ʻĀina Archaeology is cultural resource management for kulāiwi by ʻōiwi.
We formed our practice to fulfill a kuleana (privilege and responsibility) to care for Hawaiʻi’s cultural and natural resources. We utilize an innovative blend of traditional epistemologies with the latest scientific technologies and research techniques to push the boundaries of best practices and achieve excellence in our endeavors. We take pride in our commitment to Our Values that are the basis on which we operate. Our pioneering methodologies and firm commitment to our values enables us to implement creative solutions for all your historic preservation needs.
Principal, Lead Investigator
Tanya L. Lee-Greig has over seventeen years of experience working in cultural preservation, archaeology, and anthropology. She spent the early part of her career on Kaho‘olawe, where she was a lead member of the historic preservation team for the U.S. Navy’s Kaho‘olawe Ordnance Clearance Project. She has overseen a broad scope of cultural resource management projects, including archaeological monitoring programs, archaeological data recovery, and development of treatment and preservation plans for both burial and non-burial sites in Maui County. Tanya received her M.A. Anthropology, with an emphasis on Archaeology, from Colorado State University. She also has a B.A. in History from Western State College in Colorado.
‘Āina Archaeology serves individuals, communities, businesses, and government agencies to protect, preserve, and perpetuate Hawai‘i’s ancestral assets. Our practice blends traditional Hawaiian land management techniques with contemporary methods of conservation and historic preservation.
Our solutions leverage a project’s unique relationship with culture and place. It’s an approach that provides more meaningful value for the client today, and a truer record of history for Hawai‘i tomorrow.
Archaeological Inventory Survey
Cultural Impact Assessments
Traditional Cultural Property Study
Archaeological Preservation Plans
Burial Treatment Plans
Geographic Information Systems (GIS)
‘Āina Archaeology can provide consultation services and historic preservation assistance for both State and Federal Projects that are subject to compliance with the National Historic Preservation Act (NHPA) under Section 106 and the federal Department of Transportation Act Section 4f.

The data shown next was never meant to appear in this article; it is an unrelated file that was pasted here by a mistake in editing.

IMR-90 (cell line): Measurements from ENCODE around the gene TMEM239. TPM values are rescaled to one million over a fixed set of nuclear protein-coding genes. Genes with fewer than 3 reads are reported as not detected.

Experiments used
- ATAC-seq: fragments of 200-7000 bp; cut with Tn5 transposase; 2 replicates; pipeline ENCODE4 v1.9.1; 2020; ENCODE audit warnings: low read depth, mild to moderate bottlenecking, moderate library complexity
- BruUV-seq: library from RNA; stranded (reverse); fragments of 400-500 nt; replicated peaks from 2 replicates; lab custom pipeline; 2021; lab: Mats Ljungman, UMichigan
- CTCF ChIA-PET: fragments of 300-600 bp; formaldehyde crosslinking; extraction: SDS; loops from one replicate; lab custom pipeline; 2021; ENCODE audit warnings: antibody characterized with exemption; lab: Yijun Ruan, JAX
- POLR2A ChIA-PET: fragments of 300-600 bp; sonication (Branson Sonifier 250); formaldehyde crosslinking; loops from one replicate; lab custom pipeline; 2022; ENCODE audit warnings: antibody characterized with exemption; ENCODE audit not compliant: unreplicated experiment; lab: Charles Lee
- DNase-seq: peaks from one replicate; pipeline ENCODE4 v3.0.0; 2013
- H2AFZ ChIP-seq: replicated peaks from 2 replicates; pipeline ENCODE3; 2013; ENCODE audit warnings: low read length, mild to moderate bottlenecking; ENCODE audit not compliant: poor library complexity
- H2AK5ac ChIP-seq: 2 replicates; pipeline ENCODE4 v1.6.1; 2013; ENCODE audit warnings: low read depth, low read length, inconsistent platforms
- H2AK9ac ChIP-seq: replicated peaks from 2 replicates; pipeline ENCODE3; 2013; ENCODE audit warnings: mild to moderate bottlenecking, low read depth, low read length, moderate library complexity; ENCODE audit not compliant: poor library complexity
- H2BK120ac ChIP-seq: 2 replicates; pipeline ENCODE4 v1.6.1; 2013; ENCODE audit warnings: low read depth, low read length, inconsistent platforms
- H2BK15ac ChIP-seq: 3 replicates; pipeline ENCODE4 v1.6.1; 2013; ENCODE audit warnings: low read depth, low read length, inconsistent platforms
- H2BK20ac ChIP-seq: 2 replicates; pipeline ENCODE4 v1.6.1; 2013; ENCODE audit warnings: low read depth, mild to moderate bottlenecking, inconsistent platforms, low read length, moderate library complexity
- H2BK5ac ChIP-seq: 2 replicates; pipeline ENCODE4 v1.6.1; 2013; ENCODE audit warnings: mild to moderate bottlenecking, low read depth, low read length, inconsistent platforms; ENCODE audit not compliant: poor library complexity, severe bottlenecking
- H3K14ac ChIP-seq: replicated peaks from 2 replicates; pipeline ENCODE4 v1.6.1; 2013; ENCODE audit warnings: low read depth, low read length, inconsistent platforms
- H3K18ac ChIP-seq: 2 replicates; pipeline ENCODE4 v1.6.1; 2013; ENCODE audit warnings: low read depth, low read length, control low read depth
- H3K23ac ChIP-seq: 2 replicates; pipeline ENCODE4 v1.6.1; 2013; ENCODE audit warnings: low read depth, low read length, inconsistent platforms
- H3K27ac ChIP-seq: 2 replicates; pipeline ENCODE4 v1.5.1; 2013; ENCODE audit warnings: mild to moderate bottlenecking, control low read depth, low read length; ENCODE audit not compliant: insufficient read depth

These values are the foundation on which ʻĀina Archaeology stands. We strive to reach the ideals of each value in every facet of our work from the selection, implementation and completion of every project we engage in. These traditional values are applied to achieve contemporary solutions to achieve the collective goals of our clients and the communities we work in.
Love of the land
Aloha is reciprocal and is the natural manifestation of a healthy relationship between peoples and their environment. Aloha ʻĀina is the deep expression of love for the land as an older sibling and that which feeds all aspects of our existence.
To uphold ones privilege and responsibility
Ones kuleana is both a privilege and a responsibility. To hāpai ones kuleana is to not only carry it, but to carry it as is if it were a child in the womb and then to lift it up and raise it to new heights above and beyond expectations.
Kūlia i ka Nu‘u
To strive to reach ones highest
Kūlia I ka Nuʻu, the motto of Queen Kapiʻolani is a call for excellence. It requires one to push back against all adversity and to achieve goals that seem unattainable to most. Kūlia means to strive, exert, to be outstanding. The term Hoʻokulia means to strive to obtain wisdom.
Hānau ke Kanaka
Born are the people
Hānau ka ʻāina, hanau ke aliʻi, hānau ke kanaka (Born was the land, born were the chiefs, born were the people), intricate relationships hold together the fine mat of Hawaiian society. These relationships must be perpetuated to maintain strength and continuity.
Kūpa‘a ka Mana‘o
To be faithful in thought and settled in the mind
Kūpaʻa ka manaʻo requires unfaltering commitment to one’s vales and a fierce determination to support equity in all one strives to accomplish. Kūpaʻa means to be steadfast, firm, constant, immovable; loyal, faithful and determined.
To have extrasensory perception
This value requires one to be innovative and creative pushing, against standards and boundaries of existing paradigms beyond information collection towards true wisdom and knowledge transmission. ʻIke means to see, know, feel, recognize, perceive, experience, understand; knowledge, awareness, understanding, recognition, comprehension and hence learning.
Opportunities with ʻĀina
Archaeology Field Supervisor
‘Āina Archaeology (‘Āina) is currently accepting applications to fill one or more full-time Archaeology Field Supervisor positions at our Maui locations. Reporting to the Principal, Archaeological Field Supervisors will be responsible for oversight of field technicians and the quality of field documentation during intensive archaeological survey, excavation, and monitoring of construction or other ground disturbing activities.
Archaeology Field Technician
‘Āina Archaeology (‘Āina) is currently accepting applications to fill one or more full-time Archaeology Field Technician positions at our Maui and O‘ahu locations. Reporting to the Principal, Archaeological Field Technicians will be responsible for conducting archaeological survey, excavation, and monitoring of construction or other ground disturbing activities.
725 Kapi‘olani Blvd, 4th Floor
Honolulu, Hawai‘i 96813
+1 (808) 867-AINA (2462)